Some physicists in Spain, led by Jorge Mira Pérez, have produced an interesting mathematical model for how languages succeed and fail (see here). Their particular interest in this case is in what happens to languages where two coexist in the one location. This question is one with more than academic interest in Spain, a country where the central language, Spanish (or Castilian), has to deal with a host of other languages spoken by people in regions. In these regions, the local languages (not limited to Basque, Catalan, and Galician) coexist with Spanish. As languages are often bound up with questions of ethnic and national identity, the projected likelihood of any particular Spanish language surviving can have significant long-term political ramifications.
Now, of course, the fellows producing this model are physicists and they are not directly familiar with the socio-political factors that can strengthen or weaken a language, though they did attempt to factor some of these into their results. Their model nevertheless produced some interesting findings. They reckoned that there are three factors that allow two languages to coexist indefinitely in an area. Firstly, there needs to be a significant number of speakers of each language there. Secondly, the languages need to be somewhat similar. And thirdly, there needs to be a large bloc of people who can speak both languages. Their model is apparently fairly good at retrospectively predicting the historical data on the relative strength of Spanish and Galician in northwest Spain.
The last requirement is being presented as the most surprising one, but I was struck by their model's suggestion that the two co-existing languages need to be somewhat similar. I think maybe this might be resulting from the model being over-based on the situation in Galicia, where the researchers are based. I find it difficult to see how the coexistence of two similar languages in an area can be stable into the long term. My expectation would be that the languages would merge (or that one would absorb the other) if they were that similar, or else that over time the differences in the languages would be accentuated and they would diverge into more straightforwardly dissimilar tongues. Particularly with similar languages sharing a space, one has to ask the question what are the two languages for? If the language is basically a form of communication then why two similar ones when one language will do. If languages instead serve at least partly as badges of group identity then wildly different languages do the job far better.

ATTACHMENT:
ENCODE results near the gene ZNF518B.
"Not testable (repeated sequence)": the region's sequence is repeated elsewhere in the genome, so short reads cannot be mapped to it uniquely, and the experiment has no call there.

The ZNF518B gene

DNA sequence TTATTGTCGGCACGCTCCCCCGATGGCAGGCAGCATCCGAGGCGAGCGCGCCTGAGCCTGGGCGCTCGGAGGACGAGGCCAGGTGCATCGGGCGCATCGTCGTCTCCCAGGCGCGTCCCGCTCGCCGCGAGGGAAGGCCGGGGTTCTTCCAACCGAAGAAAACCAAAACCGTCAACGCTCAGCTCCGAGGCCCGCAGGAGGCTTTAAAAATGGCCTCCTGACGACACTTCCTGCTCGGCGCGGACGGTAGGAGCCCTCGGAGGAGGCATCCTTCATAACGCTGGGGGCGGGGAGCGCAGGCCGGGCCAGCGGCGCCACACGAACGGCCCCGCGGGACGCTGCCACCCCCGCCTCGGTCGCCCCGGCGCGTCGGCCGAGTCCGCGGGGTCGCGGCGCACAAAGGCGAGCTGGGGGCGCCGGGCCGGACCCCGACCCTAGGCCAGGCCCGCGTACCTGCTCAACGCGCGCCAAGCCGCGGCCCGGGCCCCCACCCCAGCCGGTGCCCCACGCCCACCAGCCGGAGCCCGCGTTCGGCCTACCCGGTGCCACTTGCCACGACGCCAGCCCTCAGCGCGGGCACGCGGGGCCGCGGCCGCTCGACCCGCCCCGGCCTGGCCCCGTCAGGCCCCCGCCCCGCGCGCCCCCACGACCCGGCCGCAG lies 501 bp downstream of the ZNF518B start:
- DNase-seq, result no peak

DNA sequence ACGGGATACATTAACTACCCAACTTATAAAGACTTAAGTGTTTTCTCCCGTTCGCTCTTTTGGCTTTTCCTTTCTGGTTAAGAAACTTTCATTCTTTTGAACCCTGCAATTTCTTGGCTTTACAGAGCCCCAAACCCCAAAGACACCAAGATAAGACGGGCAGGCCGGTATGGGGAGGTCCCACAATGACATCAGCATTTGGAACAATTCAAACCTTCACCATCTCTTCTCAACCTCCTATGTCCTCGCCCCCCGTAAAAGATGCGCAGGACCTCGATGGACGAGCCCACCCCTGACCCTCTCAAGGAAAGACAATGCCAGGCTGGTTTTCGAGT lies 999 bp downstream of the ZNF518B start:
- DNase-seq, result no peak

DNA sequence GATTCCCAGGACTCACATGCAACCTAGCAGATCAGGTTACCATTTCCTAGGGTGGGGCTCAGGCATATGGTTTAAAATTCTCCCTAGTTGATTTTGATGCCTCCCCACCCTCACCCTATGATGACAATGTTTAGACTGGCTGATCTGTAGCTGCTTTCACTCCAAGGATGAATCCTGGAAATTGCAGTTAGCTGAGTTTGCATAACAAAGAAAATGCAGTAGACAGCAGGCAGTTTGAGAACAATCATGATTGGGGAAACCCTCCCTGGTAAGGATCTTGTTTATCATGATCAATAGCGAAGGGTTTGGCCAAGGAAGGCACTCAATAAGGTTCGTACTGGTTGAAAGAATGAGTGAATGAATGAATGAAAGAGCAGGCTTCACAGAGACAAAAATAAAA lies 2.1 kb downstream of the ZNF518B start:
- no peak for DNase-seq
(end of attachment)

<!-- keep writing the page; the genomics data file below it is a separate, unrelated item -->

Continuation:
Still, for all that the model can be criticised, any attempt to abstract the question of what makes languages survive and fail is to be welcomed, as it takes the debate away from the more emotive and political question of whether languages should be assisted or left to fend for themselves. At this stage, though, the model is clearly too weak to even think of making any kind of policy-prescriptions based on it. As this is an area I am not particularly familiar with, I am curious as to whether there are other people working in this area and producing more robust models.
From Hunting Monsters